PMML is a rare tumor, with fewer than 30 cases reported in the literature. The ages of reported patients with PMML ranges from 29 to 80 years (median 51 years), with an equal sex distribution. Patients with PMML generally present with symptoms such cough, hemoptysis, or post obstructive pneumonia. (1,2,4)

The diagnosis of PMML is controversial due of the difficulty in excluding metastatic disease from a silent or regressed primary. Metastatic melanoma to the lungs is common and may present a solitary mass-like lesion. Due to this difficulty in differentiating metastatic versus PMML, both clinical and histologic criteria have been proposed to exclude extrapulmonary origin. Jensen and Egerdorf proposed clinical criteria for the diagnosis of PMML requiring that there be no history suggestive of a previous melanoma (cutaneous or ocular); no demonstrable melanoma of any other organ at the time of diagnosis; the presence of a solitary, central tumor of the lung; tumor morphology compatible with a primary malignant tumor by immunohistochemistry and/or electron microscopy; and no evidence at autopsy compatible with a primary melanoma elsewhere. (3) Histologic requirements were proposed by Allen and Drash and include the identification of a bronchial intraepithelial component or invasive nevus in association with the invasive component of the tumor. (2,5) However it should be noted that absence of this criteria should not necessarily exclude the diagnosis of PMML, as the in situ component may be absent due to overgrowth of the invasive component and ulceration of the bronchial epithelium. (5)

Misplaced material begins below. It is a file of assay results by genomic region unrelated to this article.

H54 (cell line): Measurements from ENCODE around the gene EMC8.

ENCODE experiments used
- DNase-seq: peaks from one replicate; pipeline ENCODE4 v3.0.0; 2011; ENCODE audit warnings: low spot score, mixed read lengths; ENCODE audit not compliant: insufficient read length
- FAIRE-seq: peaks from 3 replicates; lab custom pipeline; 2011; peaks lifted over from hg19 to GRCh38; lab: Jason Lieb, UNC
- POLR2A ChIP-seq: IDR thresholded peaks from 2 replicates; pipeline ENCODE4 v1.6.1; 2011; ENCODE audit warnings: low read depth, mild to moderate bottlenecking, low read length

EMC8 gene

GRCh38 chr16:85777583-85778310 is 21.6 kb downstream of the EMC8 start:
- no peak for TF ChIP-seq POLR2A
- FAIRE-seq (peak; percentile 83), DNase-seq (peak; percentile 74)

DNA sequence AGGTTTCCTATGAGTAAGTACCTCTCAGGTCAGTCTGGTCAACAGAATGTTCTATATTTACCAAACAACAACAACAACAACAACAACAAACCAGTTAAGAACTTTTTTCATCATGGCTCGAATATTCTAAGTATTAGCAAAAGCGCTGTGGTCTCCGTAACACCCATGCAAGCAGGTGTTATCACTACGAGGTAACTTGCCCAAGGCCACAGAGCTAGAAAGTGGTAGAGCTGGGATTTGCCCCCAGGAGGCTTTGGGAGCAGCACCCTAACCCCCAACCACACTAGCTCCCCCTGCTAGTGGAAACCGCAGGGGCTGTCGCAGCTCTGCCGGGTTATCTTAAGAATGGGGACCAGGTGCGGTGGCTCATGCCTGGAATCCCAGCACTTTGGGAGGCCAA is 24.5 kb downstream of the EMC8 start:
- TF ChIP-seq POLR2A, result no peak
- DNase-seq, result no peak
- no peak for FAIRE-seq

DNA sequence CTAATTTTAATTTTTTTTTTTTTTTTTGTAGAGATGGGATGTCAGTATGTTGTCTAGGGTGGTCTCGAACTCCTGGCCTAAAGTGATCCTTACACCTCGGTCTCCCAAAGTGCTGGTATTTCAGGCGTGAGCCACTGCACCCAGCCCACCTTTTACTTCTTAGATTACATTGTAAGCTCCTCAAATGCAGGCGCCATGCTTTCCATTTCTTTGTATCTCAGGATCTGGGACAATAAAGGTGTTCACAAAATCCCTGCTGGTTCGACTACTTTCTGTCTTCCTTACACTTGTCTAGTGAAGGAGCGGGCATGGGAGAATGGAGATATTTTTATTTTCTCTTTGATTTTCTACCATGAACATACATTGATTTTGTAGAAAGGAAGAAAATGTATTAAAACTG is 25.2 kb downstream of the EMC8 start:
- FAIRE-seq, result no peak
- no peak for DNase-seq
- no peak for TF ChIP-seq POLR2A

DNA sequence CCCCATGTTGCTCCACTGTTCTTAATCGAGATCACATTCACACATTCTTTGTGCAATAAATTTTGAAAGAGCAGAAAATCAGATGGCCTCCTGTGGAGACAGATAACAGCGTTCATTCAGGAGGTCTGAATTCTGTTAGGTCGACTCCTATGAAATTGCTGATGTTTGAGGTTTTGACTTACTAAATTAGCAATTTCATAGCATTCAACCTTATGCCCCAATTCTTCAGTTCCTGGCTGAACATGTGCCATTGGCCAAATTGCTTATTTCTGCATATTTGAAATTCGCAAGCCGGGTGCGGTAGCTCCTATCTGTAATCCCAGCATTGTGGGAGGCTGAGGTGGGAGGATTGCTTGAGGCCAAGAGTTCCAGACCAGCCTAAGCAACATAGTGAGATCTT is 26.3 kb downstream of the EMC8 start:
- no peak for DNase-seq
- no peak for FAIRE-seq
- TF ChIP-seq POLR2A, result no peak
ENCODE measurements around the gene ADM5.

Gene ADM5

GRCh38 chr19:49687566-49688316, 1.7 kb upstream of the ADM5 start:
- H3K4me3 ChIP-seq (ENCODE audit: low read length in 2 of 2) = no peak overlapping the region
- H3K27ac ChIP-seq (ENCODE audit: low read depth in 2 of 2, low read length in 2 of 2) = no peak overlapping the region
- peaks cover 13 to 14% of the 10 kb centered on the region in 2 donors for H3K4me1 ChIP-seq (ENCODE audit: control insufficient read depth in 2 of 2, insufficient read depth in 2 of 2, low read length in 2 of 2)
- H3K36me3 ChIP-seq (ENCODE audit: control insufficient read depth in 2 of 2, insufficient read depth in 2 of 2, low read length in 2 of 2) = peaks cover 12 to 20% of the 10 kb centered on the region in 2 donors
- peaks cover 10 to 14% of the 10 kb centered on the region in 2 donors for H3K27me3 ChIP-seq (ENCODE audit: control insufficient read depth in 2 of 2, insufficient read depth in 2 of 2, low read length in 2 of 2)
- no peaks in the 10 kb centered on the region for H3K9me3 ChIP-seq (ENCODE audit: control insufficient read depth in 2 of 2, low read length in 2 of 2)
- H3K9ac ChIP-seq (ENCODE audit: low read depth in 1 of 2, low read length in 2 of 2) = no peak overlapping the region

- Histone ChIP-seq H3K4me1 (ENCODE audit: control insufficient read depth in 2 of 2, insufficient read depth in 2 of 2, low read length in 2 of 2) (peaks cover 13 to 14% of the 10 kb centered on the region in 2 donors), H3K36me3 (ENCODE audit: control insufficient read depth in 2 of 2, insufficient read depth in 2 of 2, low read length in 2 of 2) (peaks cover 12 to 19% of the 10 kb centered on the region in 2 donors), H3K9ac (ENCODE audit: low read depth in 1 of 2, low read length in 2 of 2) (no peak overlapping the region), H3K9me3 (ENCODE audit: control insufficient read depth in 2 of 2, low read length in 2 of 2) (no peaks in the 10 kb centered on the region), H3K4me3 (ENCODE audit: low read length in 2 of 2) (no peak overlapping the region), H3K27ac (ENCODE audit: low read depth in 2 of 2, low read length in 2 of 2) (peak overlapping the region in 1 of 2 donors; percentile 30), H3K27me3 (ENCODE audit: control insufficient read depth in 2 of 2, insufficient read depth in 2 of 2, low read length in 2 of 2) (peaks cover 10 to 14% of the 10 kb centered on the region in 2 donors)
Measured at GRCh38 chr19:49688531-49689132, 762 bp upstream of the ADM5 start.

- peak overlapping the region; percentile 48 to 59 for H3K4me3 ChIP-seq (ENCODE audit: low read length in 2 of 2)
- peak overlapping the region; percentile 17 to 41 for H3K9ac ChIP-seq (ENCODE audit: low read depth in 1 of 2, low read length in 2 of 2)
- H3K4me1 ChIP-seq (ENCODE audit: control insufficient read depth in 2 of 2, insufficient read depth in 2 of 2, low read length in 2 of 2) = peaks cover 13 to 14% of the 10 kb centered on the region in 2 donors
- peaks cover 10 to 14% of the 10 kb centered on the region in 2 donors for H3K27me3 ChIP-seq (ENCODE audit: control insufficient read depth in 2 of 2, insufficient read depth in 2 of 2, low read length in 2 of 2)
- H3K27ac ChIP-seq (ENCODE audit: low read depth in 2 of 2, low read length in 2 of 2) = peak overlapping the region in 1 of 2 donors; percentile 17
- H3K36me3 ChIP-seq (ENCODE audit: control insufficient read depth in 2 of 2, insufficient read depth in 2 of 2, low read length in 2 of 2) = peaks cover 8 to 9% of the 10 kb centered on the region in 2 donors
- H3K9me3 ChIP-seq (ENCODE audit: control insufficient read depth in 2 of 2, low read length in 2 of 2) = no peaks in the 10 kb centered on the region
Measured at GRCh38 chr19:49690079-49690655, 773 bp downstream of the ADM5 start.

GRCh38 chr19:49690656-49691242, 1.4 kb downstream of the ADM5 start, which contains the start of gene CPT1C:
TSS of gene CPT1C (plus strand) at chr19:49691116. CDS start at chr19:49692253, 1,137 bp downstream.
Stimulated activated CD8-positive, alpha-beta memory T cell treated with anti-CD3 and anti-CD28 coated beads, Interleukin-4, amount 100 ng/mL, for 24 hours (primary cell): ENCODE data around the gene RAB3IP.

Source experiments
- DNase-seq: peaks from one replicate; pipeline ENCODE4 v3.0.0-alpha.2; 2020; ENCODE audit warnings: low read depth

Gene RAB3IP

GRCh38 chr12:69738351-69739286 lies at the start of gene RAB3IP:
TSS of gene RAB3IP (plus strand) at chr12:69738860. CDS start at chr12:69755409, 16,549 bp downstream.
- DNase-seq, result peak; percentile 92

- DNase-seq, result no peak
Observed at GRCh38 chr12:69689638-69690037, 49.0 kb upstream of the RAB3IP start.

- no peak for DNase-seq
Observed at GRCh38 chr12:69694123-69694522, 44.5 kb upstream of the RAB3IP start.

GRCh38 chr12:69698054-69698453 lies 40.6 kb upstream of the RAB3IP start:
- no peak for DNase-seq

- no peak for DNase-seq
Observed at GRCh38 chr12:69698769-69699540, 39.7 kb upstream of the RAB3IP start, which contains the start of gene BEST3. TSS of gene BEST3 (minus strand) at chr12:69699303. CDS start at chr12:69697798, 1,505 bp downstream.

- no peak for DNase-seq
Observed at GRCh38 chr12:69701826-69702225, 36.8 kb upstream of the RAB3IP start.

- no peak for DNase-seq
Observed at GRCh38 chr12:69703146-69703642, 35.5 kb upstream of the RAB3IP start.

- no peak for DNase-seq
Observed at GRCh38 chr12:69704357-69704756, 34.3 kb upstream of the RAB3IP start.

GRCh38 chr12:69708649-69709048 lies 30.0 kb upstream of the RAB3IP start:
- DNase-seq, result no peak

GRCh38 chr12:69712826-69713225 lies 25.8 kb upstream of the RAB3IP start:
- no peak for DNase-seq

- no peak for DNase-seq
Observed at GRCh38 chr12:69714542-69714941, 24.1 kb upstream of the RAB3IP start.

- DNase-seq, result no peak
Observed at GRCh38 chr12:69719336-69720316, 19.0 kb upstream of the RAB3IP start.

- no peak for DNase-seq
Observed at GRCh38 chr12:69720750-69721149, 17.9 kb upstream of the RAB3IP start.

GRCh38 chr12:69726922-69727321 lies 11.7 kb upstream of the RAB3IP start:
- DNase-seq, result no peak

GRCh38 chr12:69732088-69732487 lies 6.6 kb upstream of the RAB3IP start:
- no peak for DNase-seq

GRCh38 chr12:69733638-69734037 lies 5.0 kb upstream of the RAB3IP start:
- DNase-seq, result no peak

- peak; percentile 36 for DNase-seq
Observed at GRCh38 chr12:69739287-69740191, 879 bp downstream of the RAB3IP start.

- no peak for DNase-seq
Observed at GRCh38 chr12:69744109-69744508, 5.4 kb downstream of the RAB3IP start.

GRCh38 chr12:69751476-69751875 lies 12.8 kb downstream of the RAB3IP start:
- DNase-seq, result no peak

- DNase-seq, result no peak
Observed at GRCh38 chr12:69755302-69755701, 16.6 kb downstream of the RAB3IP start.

As melanocytes have not been demonstrated in the normal tracheobronchial tree, several theories on the histogenesis of PMML have been suggested. One theory involves the migration of melanocytes to the tracheobronchial tree during embryogenesis. Melanocytes have been identified in the mucosa of the oropharynx, the larynx, and the esophagus. Because the bronchi and lungs are embryologically so closely related to the oropharynx, larynx, and esophagus, and of similar endodermal derivation, it is thought that melanocytes may migrate to the bronchial mucosa and be present on rare occasions. Alternate theories of histogenesis propose that the tumor cells might arise from a process of “melanogenic metaplasia” occurring in the submucosal bronchial glands. While others hypothesize that the tumor cells might arise from precursor cells that have the potential to undergo melanocytic differentiation. (3,5)